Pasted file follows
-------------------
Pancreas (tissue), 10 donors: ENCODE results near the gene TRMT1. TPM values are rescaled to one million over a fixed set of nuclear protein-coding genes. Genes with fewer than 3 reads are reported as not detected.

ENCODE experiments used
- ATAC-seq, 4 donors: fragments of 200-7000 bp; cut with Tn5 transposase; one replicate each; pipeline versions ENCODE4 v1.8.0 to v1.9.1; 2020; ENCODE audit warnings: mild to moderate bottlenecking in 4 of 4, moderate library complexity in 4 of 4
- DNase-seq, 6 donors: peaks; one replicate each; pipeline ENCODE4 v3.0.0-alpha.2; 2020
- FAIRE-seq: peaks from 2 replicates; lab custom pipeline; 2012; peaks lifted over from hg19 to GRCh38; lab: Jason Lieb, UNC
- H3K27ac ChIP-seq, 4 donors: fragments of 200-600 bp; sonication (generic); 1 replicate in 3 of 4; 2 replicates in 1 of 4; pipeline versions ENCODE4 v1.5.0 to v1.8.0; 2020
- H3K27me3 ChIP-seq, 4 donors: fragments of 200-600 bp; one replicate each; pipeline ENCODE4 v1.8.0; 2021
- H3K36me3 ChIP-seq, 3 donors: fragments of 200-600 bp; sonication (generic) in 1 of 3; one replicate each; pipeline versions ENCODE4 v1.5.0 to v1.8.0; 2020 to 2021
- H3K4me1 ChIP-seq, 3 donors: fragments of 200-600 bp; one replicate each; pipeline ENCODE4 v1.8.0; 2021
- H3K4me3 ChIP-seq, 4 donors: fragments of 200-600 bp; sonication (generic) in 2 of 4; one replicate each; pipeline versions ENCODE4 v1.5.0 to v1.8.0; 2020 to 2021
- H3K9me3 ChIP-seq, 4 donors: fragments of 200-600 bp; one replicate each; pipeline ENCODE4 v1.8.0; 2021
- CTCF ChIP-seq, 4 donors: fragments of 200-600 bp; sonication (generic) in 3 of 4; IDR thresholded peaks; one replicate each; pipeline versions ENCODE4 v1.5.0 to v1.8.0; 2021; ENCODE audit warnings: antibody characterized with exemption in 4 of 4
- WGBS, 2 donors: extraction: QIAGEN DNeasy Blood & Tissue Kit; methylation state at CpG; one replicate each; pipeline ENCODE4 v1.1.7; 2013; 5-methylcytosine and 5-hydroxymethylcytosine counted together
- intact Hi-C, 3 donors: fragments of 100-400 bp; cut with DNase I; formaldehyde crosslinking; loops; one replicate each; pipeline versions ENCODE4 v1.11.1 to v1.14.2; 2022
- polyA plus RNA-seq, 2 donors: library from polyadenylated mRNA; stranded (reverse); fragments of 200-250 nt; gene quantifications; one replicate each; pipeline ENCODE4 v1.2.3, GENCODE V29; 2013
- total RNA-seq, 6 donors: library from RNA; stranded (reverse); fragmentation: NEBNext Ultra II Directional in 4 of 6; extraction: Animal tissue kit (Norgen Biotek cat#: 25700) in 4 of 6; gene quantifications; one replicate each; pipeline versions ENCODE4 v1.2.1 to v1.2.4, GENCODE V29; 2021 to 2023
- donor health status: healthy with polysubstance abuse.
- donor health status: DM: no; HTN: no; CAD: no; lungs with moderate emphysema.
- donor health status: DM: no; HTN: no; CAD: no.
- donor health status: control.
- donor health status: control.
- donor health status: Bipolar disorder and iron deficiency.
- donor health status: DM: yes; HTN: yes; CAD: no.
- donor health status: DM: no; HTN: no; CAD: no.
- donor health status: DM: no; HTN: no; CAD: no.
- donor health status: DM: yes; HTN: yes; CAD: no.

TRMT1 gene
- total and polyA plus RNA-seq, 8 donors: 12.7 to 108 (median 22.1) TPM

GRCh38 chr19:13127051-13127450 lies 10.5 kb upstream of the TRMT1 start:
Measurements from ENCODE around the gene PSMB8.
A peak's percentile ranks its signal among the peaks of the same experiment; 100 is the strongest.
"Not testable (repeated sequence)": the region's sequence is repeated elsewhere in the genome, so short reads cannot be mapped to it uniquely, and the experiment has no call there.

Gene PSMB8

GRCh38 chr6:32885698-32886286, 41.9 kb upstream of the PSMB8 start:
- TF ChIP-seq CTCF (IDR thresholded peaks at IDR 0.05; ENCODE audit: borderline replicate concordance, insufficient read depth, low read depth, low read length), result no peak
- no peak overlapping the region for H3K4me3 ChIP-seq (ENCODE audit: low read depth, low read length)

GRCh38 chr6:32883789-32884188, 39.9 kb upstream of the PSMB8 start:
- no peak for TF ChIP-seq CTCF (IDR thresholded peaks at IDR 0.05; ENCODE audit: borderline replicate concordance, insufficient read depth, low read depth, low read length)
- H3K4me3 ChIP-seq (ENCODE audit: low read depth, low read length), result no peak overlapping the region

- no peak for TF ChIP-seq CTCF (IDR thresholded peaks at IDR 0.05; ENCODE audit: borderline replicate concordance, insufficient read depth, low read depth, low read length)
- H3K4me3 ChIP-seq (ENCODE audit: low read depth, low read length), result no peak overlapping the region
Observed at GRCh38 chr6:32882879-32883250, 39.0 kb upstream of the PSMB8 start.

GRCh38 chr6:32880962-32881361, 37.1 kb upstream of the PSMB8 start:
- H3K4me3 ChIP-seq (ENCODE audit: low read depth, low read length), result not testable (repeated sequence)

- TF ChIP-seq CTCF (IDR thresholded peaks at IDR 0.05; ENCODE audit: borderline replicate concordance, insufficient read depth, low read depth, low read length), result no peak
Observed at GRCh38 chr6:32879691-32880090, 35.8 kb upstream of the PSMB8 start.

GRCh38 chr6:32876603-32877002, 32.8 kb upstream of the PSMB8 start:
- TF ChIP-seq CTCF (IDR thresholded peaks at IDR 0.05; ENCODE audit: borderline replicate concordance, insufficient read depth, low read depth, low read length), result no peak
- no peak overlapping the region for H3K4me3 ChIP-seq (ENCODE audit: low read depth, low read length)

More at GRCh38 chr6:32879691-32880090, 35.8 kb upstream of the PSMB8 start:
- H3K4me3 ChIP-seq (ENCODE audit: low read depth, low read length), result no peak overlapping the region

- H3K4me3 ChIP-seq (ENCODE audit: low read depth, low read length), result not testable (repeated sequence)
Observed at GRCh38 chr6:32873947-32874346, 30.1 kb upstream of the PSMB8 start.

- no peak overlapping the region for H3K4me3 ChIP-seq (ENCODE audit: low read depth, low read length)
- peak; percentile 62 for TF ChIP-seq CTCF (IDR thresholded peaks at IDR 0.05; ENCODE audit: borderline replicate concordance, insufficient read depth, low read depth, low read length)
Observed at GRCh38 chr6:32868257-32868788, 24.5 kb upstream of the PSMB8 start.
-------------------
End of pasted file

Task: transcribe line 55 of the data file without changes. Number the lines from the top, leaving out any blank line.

- peak; percentile 62 for TF ChIP-seq CTCF (IDR thresholded peaks at IDR 0.05; ENCODE audit: borderline replicate concordance, insufficient read depth, low read depth, low read length)